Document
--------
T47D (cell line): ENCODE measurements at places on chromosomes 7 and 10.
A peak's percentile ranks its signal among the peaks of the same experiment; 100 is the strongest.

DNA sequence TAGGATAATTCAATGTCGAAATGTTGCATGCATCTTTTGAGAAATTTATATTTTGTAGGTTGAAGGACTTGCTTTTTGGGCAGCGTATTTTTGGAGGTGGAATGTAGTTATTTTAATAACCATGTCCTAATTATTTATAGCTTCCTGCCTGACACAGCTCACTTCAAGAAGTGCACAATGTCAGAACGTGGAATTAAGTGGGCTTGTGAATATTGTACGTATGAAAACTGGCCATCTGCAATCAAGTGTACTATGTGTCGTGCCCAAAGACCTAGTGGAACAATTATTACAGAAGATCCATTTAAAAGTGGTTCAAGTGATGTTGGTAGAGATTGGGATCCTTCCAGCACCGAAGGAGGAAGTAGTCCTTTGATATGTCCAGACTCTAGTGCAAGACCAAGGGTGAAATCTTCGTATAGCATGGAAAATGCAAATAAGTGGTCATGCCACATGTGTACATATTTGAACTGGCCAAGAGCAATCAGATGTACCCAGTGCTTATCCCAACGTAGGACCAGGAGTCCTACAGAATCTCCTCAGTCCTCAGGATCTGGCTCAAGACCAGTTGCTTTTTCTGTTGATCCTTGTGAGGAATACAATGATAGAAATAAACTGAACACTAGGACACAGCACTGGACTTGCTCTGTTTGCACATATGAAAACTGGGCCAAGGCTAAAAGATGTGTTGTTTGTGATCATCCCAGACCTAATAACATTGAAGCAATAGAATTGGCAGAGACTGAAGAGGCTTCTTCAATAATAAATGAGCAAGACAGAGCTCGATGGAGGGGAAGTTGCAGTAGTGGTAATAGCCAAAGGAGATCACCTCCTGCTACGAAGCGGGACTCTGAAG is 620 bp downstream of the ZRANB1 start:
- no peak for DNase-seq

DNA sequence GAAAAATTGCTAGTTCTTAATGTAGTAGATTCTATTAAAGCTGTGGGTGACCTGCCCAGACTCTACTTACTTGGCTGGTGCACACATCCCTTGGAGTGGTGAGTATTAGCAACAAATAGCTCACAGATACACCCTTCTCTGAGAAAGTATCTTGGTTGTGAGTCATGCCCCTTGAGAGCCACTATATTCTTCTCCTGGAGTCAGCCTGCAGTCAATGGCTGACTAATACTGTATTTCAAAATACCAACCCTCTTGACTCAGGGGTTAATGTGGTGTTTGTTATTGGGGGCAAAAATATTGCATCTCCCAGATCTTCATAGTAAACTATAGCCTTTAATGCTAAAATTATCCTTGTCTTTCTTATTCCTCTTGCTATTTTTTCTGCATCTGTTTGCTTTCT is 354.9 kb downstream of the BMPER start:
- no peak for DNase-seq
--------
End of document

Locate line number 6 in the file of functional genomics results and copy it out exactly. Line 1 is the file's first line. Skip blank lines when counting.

- no peak for DNase-seq